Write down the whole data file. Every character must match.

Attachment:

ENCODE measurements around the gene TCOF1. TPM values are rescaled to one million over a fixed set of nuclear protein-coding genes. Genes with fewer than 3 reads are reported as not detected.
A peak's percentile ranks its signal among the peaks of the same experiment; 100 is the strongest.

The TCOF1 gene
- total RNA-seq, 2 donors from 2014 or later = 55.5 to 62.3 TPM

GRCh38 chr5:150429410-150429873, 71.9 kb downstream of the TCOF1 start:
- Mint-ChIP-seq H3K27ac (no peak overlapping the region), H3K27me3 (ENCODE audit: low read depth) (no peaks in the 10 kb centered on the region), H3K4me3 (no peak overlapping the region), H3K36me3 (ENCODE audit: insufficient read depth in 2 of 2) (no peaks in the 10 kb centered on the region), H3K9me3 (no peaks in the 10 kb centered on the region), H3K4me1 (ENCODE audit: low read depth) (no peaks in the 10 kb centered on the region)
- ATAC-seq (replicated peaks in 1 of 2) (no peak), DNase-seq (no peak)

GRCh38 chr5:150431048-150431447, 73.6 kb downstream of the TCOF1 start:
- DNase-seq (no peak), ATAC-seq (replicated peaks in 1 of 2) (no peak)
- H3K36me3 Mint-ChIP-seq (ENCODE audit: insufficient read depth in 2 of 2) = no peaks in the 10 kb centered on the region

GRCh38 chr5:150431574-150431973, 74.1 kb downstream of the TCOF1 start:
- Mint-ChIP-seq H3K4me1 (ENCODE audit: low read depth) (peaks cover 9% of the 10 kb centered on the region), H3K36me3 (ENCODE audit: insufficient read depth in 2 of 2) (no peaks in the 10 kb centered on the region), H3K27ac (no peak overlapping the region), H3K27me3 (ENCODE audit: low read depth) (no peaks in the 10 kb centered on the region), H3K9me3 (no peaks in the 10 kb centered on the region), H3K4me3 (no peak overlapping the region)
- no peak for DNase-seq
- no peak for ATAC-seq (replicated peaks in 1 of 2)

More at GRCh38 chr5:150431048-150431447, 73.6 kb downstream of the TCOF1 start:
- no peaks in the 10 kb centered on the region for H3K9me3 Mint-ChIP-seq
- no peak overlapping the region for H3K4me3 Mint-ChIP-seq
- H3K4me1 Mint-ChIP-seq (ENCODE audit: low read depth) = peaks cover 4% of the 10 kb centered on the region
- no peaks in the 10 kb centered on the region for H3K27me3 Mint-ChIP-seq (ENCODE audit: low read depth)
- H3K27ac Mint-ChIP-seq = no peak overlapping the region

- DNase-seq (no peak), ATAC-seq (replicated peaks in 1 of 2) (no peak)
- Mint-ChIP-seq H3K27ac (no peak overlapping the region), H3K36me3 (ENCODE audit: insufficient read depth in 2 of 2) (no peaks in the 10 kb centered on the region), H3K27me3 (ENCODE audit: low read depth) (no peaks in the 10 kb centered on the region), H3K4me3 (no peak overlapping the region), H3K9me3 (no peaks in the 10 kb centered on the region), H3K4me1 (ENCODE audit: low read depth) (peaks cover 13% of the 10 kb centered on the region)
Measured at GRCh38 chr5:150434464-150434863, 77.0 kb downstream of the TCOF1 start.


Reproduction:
ENCODE measurements around the gene TCOF1. TPM values are rescaled to one million over a fixed set of nuclear protein-coding genes. Genes with fewer than 3 reads are reported as not detected.
A peak's percentile ranks its signal among the peaks of the same experiment; 100 is the strongest.

The TCOF1 gene
- total RNA-seq, 2 donors from 2014 or later = 55.5 to 62.3 TPM

GRCh38 chr5:150429410-150429873, 71.9 kb downstream of the TCOF1 start:
- Mint-ChIP-seq H3K27ac (no peak overlapping the region), H3K27me3 (ENCODE audit: low read depth) (no peaks in the 10 kb centered on the region), H3K4me3 (no peak overlapping the region), H3K36me3 (ENCODE audit: insufficient read depth in 2 of 2) (no peaks in the 10 kb centered on the region), H3K9me3 (no peaks in the 10 kb centered on the region), H3K4me1 (ENCODE audit: low read depth) (no peaks in the 10 kb centered on the region)
- ATAC-seq (replicated peaks in 1 of 2) (no peak), DNase-seq (no peak)

GRCh38 chr5:150431048-150431447, 73.6 kb downstream of the TCOF1 start:
- DNase-seq (no peak), ATAC-seq (replicated peaks in 1 of 2) (no peak)
- H3K36me3 Mint-ChIP-seq (ENCODE audit: insufficient read depth in 2 of 2) = no peaks in the 10 kb centered on the region

GRCh38 chr5:150431574-150431973, 74.1 kb downstream of the TCOF1 start:
- Mint-ChIP-seq H3K4me1 (ENCODE audit: low read depth) (peaks cover 9% of the 10 kb centered on the region), H3K36me3 (ENCODE audit: insufficient read depth in 2 of 2) (no peaks in the 10 kb centered on the region), H3K27ac (no peak overlapping the region), H3K27me3 (ENCODE audit: low read depth) (no peaks in the 10 kb centered on the region), H3K9me3 (no peaks in the 10 kb centered on the region), H3K4me3 (no peak overlapping the region)
- no peak for DNase-seq
- no peak for ATAC-seq (replicated peaks in 1 of 2)

More at GRCh38 chr5:150431048-150431447, 73.6 kb downstream of the TCOF1 start:
- no peaks in the 10 kb centered on the region for H3K9me3 Mint-ChIP-seq
- no peak overlapping the region for H3K4me3 Mint-ChIP-seq
- H3K4me1 Mint-ChIP-seq (ENCODE audit: low read depth) = peaks cover 4% of the 10 kb centered on the region
- no peaks in the 10 kb centered on the region for H3K27me3 Mint-ChIP-seq (ENCODE audit: low read depth)
- H3K27ac Mint-ChIP-seq = no peak overlapping the region

- DNase-seq (no peak), ATAC-seq (replicated peaks in 1 of 2) (no peak)
- Mint-ChIP-seq H3K27ac (no peak overlapping the region), H3K36me3 (ENCODE audit: insufficient read depth in 2 of 2) (no peaks in the 10 kb centered on the region), H3K27me3 (ENCODE audit: low read depth) (no peaks in the 10 kb centered on the region), H3K4me3 (no peak overlapping the region), H3K9me3 (no peaks in the 10 kb centered on the region), H3K4me1 (ENCODE audit: low read depth) (peaks cover 13% of the 10 kb centered on the region)
Measured at GRCh38 chr5:150434464-150434863, 77.0 kb downstream of the TCOF1 start.